Jaeyoung Lee has been an editor of Child Health Nursing Research since 2022. She was not involved in the review process of this article. No existing or potential conflict of interest relevant to this article was reported.
Data availability
Please contact the corresponding author for data availability.


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Table 1.
Comparison of General Characteristics according to Generalized Anxiety Disorder and Depressive Symptoms among Adolescents (N=51,850)
Variables Categories n (%)a) M±SEb) Generalized anxiety disorder Depressive symptoms
χ2c) / t (p) χ2c) / t (p)
Socio-demographic characteristics
Sex Male 26,397 (51.6) 448.47 (<.001) 551.04 (<.001)
Female 25,453 (48.4)
Age (year) (n=51,767) - 15.20±0.024 3.61 (<.001) 2.94 (.003)
Body mass index (kg/m2) (n=50,455) - 21.36±0.033 -0.17 (.865) -6.40 (<.001)
Perceived economic status (n=51,847) High 5,984 (11.9) 11.98 (<.001) 11.28 (<.001)
Middle-high 15,904 (31.4)
Middle 24,143 (46.0)
Middle-low 4,807 (8.8)
Low 1,009 (1.9)
Perceived academic performance (n=51,848) High 6,935 (13.5) 9.74 (<.001) 19.90 (<.001)
Middle-high 13,116 (25.3)
Middle 15,484 (30.0)
Middle-low 11,380 (21.8)
Low 4,933 (9.4)
Living arrangement (n=51,845) With family 49,182 (95.5) 15.02 (<.001) 40.32 (<.001)
Without family 2,663 (4.5)
Location Small and medium cities/Country area 29,638 (58.5) 0.38 (.608) 0.52 (.566)
Big cities 22,212 (41.5)
School characteristics
 School type High school 23,835 (48.4) 5.59 (.052) 8.64 (.021)
Middle school 28,015 (51.6)
 School type by sex Coeducational school 35,527 (68.7) 5.71 (.060) 51.87 (<.001)
Girls/Boys’ school 16,323 (31.3)
Mental health characteristics
 Perceived stress Very high 6,343 (12.3) -68.45 (<.001) -78.52 (<.001)
High 15,053 (29.0)
Middle 21,641 (41.9)
Low 7,316 (13.9)
Very low 1,497 (2.9)
 Sleep satisfaction Very satisfied 3,550 (6.7) 38.30 (<.001) 43.49 (<.001)
Satisfied 8,109 (15.5)
Neutral 16,656 (31.9)
Dissatisfied 15,342 (29.8)
Very dissatisfied 8,193 (16.0)
 Self-rated health Very good 10,543 (20.2) 40.60 (<.001) 33.27 (<.001)
Good 22,337 (43.0)
Average 13,565 (26.3)
Poor 5,038 (9.8)
Very poor 367 (0.7)
 Body weight perception Very underweight 2,539 (5.0) 8.37 (<.001) 0.10 (.921)
Slightly underweight 11,122 (21.8)
Right weight 18,602 (36.1)
Slightly overweight 15,791 (30.2)
Very overweight 3,796 (6.9)

a)Weighted %; b)Weighted mean; c)Rao-Scott χ2; M, mean; SE, standard error.

Table 2.
Generalized Anxiety Disorder, Depressive Symptoms, and Allergic Diseases among Adolescents (N=51,850)
Variables Categories n (%)a) M±SEb)
Generalized anxiety disorder Yes 6,587 (12.7)
No 45,263 (87.3)
Total score (range=0–21) 4.22±0.029
Depressive symptoms Yes 14,956 (28.7)
No 36,894 (71.3)
Allergic diseases
 Asthma Yes 2,934 (5.7)
No 48,916 (94.3)
 Allergic rhinitis Yes 18,319 (36.3)
No 33,531 (63.7)
 Atopic dermatitis Yes 11,440 (22.2)
No 40,410 (77.8)

a)Weighted %; b)Weighted mean; M, mean; SE, standard error.

Table 3.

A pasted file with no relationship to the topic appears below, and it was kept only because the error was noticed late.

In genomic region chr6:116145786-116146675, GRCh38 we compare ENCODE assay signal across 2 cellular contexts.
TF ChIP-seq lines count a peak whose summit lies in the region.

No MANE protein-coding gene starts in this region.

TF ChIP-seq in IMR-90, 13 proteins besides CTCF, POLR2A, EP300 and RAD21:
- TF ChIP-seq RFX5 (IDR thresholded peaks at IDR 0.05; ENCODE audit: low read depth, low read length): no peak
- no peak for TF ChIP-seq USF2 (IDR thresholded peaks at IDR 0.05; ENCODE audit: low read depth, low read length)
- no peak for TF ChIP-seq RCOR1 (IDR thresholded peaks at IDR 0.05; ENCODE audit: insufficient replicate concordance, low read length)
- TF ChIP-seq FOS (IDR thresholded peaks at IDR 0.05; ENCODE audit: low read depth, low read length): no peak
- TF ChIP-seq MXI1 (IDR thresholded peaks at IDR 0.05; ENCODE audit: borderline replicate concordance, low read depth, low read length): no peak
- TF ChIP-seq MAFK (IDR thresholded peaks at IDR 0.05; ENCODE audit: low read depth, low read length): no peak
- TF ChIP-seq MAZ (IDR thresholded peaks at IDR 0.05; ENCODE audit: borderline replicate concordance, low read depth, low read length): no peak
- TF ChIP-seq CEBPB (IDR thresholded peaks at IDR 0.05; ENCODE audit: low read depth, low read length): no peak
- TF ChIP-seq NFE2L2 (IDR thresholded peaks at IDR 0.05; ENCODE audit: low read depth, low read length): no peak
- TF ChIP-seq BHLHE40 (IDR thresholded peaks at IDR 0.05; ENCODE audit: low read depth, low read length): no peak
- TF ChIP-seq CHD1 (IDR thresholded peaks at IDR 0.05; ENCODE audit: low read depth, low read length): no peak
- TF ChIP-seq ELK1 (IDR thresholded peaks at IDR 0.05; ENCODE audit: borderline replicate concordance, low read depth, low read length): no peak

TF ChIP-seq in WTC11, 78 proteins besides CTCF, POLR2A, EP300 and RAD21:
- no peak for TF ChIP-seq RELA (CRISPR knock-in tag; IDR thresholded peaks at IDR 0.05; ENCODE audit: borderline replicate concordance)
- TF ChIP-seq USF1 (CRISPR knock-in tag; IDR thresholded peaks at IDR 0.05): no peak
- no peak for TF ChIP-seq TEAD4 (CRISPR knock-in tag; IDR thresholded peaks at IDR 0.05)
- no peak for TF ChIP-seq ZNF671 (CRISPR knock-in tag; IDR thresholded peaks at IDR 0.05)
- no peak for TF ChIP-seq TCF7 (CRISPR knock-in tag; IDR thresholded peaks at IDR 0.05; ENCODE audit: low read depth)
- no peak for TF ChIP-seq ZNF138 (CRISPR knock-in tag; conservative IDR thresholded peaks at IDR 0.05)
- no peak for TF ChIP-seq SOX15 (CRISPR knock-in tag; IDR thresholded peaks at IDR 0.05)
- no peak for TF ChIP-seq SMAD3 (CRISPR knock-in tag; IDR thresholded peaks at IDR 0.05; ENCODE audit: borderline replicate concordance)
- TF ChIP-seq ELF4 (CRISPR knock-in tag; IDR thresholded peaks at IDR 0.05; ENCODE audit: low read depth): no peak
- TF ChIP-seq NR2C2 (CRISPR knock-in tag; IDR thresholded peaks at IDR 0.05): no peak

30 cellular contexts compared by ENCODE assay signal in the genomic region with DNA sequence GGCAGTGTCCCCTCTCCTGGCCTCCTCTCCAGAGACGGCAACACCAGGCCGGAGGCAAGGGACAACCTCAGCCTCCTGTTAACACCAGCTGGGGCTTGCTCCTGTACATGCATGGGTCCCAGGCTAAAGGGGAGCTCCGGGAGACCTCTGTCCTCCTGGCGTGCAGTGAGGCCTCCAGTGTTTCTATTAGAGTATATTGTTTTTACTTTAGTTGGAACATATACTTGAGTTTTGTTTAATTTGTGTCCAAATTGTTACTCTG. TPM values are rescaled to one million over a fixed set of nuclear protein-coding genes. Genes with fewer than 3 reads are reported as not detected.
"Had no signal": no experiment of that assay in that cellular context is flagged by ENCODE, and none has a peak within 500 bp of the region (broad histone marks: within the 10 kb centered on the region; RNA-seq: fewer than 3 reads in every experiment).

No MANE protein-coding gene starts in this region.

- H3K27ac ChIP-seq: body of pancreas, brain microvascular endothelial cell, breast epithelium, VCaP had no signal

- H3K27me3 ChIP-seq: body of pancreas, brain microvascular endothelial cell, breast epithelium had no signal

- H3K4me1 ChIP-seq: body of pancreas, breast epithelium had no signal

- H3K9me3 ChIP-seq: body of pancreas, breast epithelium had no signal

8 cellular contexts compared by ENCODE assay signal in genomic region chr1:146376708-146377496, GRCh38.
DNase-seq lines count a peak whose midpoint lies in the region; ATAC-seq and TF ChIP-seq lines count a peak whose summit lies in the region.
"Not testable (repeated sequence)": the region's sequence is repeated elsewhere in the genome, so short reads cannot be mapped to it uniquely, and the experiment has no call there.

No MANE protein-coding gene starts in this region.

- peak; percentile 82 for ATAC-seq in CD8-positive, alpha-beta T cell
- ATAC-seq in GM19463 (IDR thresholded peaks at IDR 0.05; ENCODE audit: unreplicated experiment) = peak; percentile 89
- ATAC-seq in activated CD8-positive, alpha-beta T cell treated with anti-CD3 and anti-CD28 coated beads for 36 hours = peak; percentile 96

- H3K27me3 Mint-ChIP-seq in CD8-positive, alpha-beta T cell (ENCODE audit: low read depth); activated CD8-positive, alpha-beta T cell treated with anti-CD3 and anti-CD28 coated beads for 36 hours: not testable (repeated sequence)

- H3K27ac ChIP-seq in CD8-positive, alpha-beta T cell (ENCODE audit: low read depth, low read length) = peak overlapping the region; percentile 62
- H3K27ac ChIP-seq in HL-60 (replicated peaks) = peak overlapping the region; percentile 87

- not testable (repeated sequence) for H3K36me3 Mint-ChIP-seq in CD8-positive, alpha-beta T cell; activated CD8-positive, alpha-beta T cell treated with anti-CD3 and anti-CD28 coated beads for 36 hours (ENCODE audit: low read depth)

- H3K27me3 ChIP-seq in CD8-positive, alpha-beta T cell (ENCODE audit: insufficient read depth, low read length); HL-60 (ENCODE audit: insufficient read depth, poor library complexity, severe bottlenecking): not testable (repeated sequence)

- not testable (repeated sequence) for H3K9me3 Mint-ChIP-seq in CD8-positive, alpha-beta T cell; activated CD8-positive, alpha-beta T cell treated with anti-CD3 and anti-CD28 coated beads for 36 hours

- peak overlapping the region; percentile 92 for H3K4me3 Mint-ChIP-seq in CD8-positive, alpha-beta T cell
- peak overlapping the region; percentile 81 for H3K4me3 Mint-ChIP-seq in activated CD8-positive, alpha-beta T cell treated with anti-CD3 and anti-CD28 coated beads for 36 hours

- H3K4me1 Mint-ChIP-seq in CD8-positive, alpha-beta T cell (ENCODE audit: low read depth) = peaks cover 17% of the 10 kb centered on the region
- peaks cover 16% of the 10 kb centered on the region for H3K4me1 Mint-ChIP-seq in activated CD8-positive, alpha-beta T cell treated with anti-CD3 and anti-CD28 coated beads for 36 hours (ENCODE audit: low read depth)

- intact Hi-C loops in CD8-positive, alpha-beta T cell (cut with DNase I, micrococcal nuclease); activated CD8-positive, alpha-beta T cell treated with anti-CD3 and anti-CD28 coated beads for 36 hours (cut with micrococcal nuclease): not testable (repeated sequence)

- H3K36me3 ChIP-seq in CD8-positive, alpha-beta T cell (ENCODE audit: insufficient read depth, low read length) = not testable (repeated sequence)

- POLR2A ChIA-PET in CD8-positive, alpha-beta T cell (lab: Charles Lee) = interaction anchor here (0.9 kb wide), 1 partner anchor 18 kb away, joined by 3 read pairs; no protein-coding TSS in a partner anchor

Comparison of Allergic Diseases according to Generalized Anxiety Disorder and Depressive Symptoms among Adolescents (N=51,850)
Variables Categories Generalized anxiety disorder Depressive symptoms
No Yes χ2 (p)b) No Yes χ2 (p)b)
n (%)a) n (%)a) n (%)a) n (%)a)
Asthma Yes 2,435 (5.5) 499 (7.7) 49.06 (<.001) 1,860 (5.2) 1,074 (7.1) 72.23 (<.001)
No 42,828 (94.5) 6,088 (92.3) 35,034 (94.8) 13,882 (92.9)
Allergic rhinitis Yes 15,659 (35.5) 2,660 (41.4) 83.46 (<.001) 12,690 (35.4) 5,629 (38.4) 41.63 (<.001)
No 29,604 (64.5) 3,927 (58.6) 24,204 (64.6) 9,327 (61.6)
Atopic dermatitis Yes 9,730 (21.7) 1,710 (26.0) 58.56 (<.001) 7,796 (21.3) 3,644 (24.4) 57.61 (<.001)
No 35,533 (78.3) 4,877 (74.0) 29,098 (78.7) 11,312 (75.6)

a)Weighted %; b)Rao-Scott χ2.

Table 4.
Associations Between Independent variables and Allergic Diseases and Dependent variables among Adolescentsa) (N=51,850)
Independent variables (reference) Categories Dependent variables
Generalized anxiety disorder Depressive symptoms
OR (95% CI) p Nagelkerke R2 OR (95% CI) p Nagelkerke R2
Asthma (No) Yes 1.44 (1.30–1.61) <.001 .002 1.41 (1.30–1.53) <.001 .002
Allergic rhinitis (No) Yes 1.28 (1.21–1.35) <.001 .003 1.14 (1.09–1.19) <.001 .001
Atopic dermatitis (No) Yes 1.27 (1.19–1.35) <.001 .002 1.19 (1.14–1.25) <.001 .002

a)Complex sample simple logistic regression analysis; CI, confidence interval; OR, odds ratio.

Table 5.
Associations Between Independent Variables and Allergic Diseases and Dependent variables among Adolescentsa) (N=51,850)
Independent variables (reference) Categories Dependent variables
Generalized anxiety disorder Depressive symptoms
OR (95% CI) p Nagelkerke R2 OR (95% CI) p Nagelkerke R2
Asthma (No) Yes 1.17 (1.03–1.33) .013 .306 1.26 (1.15–1.39) <.001 .210
Allergic rhinitis (No) Yes 1.12 (1.06–1.19) <.001 .306 1.05 (1.01–1.10) .027 .210
Atopic dermatitis (No) Yes 1.07 (0.99–1.15) .064 .306 1.07 (1.02–1.12) .009 .210

a)Complex sample multiple logistic regression analysis; CI, confidence interval; OR, odds ratio.